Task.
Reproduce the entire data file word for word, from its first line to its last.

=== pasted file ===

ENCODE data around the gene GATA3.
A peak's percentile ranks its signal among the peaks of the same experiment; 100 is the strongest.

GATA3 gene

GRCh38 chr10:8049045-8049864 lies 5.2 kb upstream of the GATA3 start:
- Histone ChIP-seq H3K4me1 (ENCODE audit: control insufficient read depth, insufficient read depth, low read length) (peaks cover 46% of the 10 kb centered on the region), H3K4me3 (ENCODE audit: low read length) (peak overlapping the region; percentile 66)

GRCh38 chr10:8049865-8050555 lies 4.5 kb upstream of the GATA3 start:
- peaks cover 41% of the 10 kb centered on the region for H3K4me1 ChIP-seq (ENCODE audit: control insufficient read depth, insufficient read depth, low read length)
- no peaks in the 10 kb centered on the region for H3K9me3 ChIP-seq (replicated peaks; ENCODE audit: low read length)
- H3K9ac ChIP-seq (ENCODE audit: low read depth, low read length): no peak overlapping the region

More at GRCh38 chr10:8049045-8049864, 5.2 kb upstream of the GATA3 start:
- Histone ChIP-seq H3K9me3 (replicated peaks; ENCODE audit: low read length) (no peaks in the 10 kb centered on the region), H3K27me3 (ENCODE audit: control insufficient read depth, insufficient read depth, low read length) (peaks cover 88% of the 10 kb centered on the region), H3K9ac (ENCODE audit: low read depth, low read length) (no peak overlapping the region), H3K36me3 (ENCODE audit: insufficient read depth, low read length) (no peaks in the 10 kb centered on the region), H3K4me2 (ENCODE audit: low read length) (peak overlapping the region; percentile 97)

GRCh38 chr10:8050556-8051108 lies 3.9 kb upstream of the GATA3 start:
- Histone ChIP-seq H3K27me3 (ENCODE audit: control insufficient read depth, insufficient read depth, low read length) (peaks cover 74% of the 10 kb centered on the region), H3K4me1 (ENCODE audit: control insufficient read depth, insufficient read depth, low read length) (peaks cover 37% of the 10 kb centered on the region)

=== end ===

ENCODE data around the gene GATA3.
A peak's percentile ranks its signal among the peaks of the same experiment; 100 is the strongest.

GATA3 gene

GRCh38 chr10:8049045-8049864 lies 5.2 kb upstream of the GATA3 start:
- Histone ChIP-seq H3K4me1 (ENCODE audit: control insufficient read depth, insufficient read depth, low read length) (peaks cover 46% of the 10 kb centered on the region), H3K4me3 (ENCODE audit: low read length) (peak overlapping the region; percentile 66)

GRCh38 chr10:8049865-8050555 lies 4.5 kb upstream of the GATA3 start:
- peaks cover 41% of the 10 kb centered on the region for H3K4me1 ChIP-seq (ENCODE audit: control insufficient read depth, insufficient read depth, low read length)
- no peaks in the 10 kb centered on the region for H3K9me3 ChIP-seq (replicated peaks; ENCODE audit: low read length)
- H3K9ac ChIP-seq (ENCODE audit: low read depth, low read length): no peak overlapping the region

More at GRCh38 chr10:8049045-8049864, 5.2 kb upstream of the GATA3 start:
- Histone ChIP-seq H3K9me3 (replicated peaks; ENCODE audit: low read length) (no peaks in the 10 kb centered on the region), H3K27me3 (ENCODE audit: control insufficient read depth, insufficient read depth, low read length) (peaks cover 88% of the 10 kb centered on the region), H3K9ac (ENCODE audit: low read depth, low read length) (no peak overlapping the region), H3K36me3 (ENCODE audit: insufficient read depth, low read length) (no peaks in the 10 kb centered on the region), H3K4me2 (ENCODE audit: low read length) (peak overlapping the region; percentile 97)

GRCh38 chr10:8050556-8051108 lies 3.9 kb upstream of the GATA3 start:
- Histone ChIP-seq H3K27me3 (ENCODE audit: control insufficient read depth, insufficient read depth, low read length) (peaks cover 74% of the 10 kb centered on the region), H3K4me1 (ENCODE audit: control insufficient read depth, insufficient read depth, low read length) (peaks cover 37% of the 10 kb centered on the region)